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Mahabharata of Krishna-Dwaipayana Vyasa
translated by Kisari Mohan Ganguli

Mahabharata of Vyasa (Badarayana, krishna-dwaipayana) translated by Kisari Mohan Ganguli is perhaps the most complete translation available in public domain. Mahabharata is the most popular scripture of Hindus and Mahabharata is considered as the fifth veda. We hope this translation is helping you.

Section XLVII

Vaisampayana said, "One day, the great Rishi Lomasa in course of his wanderings, went to the abode of Indra, desirous of beholding the lord of the celestials. And the great Muni, having approached the chief of the gods, bowed to him respectfully. And he beheld the son of Pandu occupying half of the seat of Vasava. And worshipped by the great Rishis, that foremost of Brahmanas sat on an excellent seat at the desire of Sakra. And beholding Arjuna seated on Indra's seat, the Rishi began to think as to how Arjuna who was a Kshatriya had attained to the seat of Sakra himself. What acts of merit had been performed by him and what regions, had been conquered by him (by ascetic merit), that he had obtained a seat that was worshipped by the gods themselves? And as the Rishi was employed with these thoughts, Sakra, the slayer of Vritra, came to know of them. And having known them, the lord of Sachi addressed Lomasa with a smile and said, 'Listen, O Brahmarshi, about what is now passing in thy mind. This one is no mortal though he hath taken his birth among men. O great Rishi, the mighty-armed hero is even my son born of Kunti. He hath come hither, in order to acquire weapons for some purpose. Alas! dost thou not recognise him as an ancient Rishi of the highest merit? Listen to me, O Brahamana, as I tell thee who is and why he hath come to me. Those ancient and excellent Rishis who were known by the names of Nara and Narayana are, know, O Brahmana, none else than Hrishikesa and Dhananjaya. And those Rishis, celebrated throughout the three worlds, and known by the names of Nara and Narayana have, for the accomplishment of a

p. 105

certain purpose, been born on earth--for the acquisition of virtue. That sacred asylum which even gods and illustrious Rishis are not competent to behold, and which is known throughout the world by the name of Vadari, and situate by the source of the Ganga, which is worshipped by the Siddhas and the Charanas, was the abode, O Brahmana, of Vishnu and Jishnu. Those Rishis of blazing splendour have, O Brahmarshi, at my desire, been born on earth, and endued with mighty energy, will lighten the burden thereof. Besides this, there are certain Asuras known as Nivatakavachas, who, proud of the boon they have acquired, are employed in doing us injuries. Boastful of their strength, they are even now planning the destruction of the gods, for, having received a boon, they no longer regard the gods. Those fierce and mighty Danavas live in the nether regions. Even all the celestials together are incapable of fighting with them. The blessed Vishnu--the slayer of Madhu--he, indeed who is known on earth as Kapila, and whose glance alone, O exalted one, destroyed the illustrious sons of Sagara, when they approached him with loud sounds in the bowels of the earth,--that illustrious and invincible Hari is capable, O Brahmana of doing us a great service. Either he or Partha or both may do us that great service, without doubt. Verily as the illustrious Hari had slain the Nagas in the great lake, he, by sight alone, is capable of slaying those Asuras called the Nivatakavachas, along with their followers. But the slayer of Madhu should not be urged when the task is insignificant. A mighty mass of energy that he is. It swelleth to increasing proportions, it may consume the whole universe. This Arjuna also is competent to encounter them all, and the hero having slain them in battle, will go back to the world of men. Go thou at my request to earth. Thou wilt behold the brave Yudhishthira living in the woods of Kamyaka. And for me tell thou the virtuous Yudhishthira of unbaffled prowess in battle, that he should not be anxious on account of Phalguna, for that hero will return to earth a thorough master of weapons, for without sanctified prowess of arms, and without skill in weapons, he would not be able to encounter Bhishma and Drona and others in battle. Thou wilt also represent unto Yudhishthira that the illustrious and mighty-armed Gudakesa, having obtained weapons, hath also mastered the science of celestial dancing and music both instrumental and vocal. And thou wilt also tell him, O king of men, O slayer of foes, thyself also, accompanied by all thy brothers, should see the various sacred shrines. For having bathed in different sacred waters, thou wilt be cleansed from thy sins, and the fever of thy heart will abate. And then thou wilt be able to enjoy thy kingdom, happy in the thought that thy sins have been washed off. And, O foremost of Brahmanas, endued with ascetic power, it behoveth thee also to protect Yudhishthira during his wandering over the earth. Fierce Rakshasas ever live in mountain fastnesses and rugged steppes. Protect thou the king from those cannibals.'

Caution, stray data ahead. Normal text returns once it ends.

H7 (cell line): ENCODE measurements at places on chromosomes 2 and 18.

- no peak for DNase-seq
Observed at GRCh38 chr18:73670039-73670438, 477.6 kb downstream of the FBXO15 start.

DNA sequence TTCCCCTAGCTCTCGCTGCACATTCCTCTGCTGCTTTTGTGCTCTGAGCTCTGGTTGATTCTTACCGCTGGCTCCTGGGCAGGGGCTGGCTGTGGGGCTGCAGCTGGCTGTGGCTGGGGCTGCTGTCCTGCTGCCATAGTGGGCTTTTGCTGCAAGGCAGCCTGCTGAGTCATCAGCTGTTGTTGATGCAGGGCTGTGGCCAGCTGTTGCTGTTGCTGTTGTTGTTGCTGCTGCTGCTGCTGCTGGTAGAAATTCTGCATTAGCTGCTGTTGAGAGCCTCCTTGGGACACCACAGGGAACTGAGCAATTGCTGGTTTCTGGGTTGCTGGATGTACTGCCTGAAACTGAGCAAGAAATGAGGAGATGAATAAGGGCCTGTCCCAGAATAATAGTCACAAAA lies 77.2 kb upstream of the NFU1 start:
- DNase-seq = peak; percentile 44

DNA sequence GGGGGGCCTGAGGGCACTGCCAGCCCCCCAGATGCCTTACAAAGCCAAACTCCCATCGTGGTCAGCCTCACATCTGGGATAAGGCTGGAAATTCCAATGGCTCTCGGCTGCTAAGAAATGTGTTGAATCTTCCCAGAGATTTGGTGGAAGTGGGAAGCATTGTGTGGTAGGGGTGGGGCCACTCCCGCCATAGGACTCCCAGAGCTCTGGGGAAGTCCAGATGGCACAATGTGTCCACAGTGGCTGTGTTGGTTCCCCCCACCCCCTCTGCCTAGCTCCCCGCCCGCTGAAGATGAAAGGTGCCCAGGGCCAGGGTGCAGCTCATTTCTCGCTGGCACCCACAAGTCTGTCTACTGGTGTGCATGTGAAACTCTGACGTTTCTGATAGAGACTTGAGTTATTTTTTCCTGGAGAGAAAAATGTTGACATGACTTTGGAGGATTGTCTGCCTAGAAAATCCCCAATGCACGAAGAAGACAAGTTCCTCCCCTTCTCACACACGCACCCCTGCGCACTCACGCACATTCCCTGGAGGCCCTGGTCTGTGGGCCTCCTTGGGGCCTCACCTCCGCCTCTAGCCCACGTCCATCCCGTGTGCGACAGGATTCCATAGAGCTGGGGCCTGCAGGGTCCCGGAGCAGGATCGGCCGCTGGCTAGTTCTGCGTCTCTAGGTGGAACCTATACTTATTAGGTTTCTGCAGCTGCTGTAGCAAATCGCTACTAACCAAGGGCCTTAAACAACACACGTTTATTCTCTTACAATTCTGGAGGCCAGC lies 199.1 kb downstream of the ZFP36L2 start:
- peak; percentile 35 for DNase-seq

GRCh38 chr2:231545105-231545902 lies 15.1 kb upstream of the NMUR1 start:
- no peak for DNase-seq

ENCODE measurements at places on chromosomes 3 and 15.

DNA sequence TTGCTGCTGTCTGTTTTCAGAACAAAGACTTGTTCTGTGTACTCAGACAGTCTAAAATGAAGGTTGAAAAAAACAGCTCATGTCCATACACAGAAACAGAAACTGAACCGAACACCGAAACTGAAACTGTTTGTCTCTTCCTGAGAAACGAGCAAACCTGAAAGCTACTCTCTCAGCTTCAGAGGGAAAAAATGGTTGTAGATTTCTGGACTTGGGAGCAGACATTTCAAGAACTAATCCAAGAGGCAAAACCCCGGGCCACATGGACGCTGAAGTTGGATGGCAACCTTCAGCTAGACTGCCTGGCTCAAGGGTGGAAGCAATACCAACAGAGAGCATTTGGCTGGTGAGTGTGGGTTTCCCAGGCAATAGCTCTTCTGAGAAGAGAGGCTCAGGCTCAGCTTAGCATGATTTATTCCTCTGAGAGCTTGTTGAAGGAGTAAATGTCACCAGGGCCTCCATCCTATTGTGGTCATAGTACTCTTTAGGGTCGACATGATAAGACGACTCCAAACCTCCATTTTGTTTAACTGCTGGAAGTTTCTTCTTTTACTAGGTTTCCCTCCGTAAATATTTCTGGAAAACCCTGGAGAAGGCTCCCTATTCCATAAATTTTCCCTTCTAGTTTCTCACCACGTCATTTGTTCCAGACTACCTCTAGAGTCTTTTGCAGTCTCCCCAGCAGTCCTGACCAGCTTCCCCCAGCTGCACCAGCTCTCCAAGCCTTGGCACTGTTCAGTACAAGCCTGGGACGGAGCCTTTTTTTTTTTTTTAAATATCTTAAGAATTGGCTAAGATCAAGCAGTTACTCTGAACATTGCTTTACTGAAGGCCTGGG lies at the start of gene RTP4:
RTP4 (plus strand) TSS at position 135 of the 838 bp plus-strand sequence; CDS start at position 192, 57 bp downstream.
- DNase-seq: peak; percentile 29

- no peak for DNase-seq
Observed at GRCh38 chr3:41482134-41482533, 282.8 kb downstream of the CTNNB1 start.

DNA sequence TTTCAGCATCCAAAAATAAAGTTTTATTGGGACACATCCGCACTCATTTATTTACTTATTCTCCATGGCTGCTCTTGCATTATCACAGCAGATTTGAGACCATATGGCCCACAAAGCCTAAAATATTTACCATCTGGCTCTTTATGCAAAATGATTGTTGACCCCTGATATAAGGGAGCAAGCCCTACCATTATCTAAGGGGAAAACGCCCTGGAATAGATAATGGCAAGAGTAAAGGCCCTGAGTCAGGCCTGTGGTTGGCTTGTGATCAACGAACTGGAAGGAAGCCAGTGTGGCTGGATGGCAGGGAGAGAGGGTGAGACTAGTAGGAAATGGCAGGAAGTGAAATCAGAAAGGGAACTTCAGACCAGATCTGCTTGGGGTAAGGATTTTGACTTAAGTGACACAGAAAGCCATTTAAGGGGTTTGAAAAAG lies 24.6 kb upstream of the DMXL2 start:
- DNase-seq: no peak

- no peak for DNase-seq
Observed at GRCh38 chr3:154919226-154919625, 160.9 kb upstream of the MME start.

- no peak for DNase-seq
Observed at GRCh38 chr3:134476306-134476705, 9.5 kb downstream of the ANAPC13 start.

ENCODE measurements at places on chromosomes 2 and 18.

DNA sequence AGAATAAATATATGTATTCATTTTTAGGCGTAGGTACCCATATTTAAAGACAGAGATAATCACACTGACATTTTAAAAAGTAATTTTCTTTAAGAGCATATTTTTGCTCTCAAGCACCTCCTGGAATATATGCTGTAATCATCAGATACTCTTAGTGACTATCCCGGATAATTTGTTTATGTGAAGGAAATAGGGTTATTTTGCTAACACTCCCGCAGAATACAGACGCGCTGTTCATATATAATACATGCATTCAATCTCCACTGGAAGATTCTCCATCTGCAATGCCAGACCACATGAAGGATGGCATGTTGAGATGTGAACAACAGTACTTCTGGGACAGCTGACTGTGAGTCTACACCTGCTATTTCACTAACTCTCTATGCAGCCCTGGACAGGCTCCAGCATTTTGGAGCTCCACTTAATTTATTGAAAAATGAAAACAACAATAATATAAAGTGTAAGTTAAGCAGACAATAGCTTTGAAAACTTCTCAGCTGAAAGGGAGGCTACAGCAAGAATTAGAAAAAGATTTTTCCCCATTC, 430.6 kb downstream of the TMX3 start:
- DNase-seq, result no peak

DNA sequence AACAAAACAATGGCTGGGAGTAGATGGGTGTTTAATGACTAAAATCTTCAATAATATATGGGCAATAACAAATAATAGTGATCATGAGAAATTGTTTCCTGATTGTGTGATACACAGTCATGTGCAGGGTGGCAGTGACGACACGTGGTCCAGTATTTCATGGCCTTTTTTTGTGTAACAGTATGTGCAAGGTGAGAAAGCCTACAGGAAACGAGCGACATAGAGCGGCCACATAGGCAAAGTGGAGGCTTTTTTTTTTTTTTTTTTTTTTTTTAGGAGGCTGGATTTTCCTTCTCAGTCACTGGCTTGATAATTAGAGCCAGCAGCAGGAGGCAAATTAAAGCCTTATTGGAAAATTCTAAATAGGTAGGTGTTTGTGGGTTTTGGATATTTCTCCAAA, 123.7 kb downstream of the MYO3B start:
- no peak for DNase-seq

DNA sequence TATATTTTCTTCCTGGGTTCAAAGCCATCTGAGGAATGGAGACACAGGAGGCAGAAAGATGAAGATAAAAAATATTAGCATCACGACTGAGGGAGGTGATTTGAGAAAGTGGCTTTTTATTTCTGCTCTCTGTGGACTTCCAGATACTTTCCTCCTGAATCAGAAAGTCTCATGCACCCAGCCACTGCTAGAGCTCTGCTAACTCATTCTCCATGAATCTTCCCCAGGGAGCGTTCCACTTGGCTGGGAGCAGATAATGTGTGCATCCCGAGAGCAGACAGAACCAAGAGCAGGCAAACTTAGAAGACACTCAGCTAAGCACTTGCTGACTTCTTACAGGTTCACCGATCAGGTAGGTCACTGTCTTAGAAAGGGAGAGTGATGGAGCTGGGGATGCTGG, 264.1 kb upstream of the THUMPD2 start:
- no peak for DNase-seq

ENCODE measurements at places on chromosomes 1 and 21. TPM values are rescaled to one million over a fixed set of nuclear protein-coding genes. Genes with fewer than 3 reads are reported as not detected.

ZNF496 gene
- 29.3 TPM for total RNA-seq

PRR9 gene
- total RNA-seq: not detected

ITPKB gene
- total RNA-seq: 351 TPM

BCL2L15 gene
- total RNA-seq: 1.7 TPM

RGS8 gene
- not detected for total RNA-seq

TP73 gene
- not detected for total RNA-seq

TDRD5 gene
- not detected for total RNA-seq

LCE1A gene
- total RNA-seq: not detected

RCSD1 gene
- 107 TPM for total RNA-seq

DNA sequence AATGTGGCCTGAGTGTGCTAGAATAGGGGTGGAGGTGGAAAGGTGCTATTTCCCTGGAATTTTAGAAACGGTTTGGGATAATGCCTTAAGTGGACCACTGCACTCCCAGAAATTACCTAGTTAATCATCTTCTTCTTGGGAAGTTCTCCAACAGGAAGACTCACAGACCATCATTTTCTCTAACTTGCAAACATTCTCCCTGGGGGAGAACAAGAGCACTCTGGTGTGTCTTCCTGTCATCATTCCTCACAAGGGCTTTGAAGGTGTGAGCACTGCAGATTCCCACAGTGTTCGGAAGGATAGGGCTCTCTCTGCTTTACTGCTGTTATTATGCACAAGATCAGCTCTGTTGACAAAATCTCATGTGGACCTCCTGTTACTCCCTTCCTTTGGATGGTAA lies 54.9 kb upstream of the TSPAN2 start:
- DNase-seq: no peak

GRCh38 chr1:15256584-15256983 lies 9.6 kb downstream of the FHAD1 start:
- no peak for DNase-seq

p. 106

"After Mahendra had spoken thus unto Lomasa, Vibhatsu also reverently addressed that Rishi, saying, 'Protect thou ever the son of Pandu. O best of men, let the king, O great Rishi, protected by thee, visit the various places of pilgrimage and give away unto Brahmanas in charity.'"

Vaisampayana continued, "The mighty ascetic Lomasa, having answered both saying, 'So be it,' set out for the earth, desirous of arriving at Kamvaka. And having arrived at those woods, he beheld the slayer of foes and son of Kunti, king Yudhishthira the just, surrounded by ascetics and his younger brothers."





 
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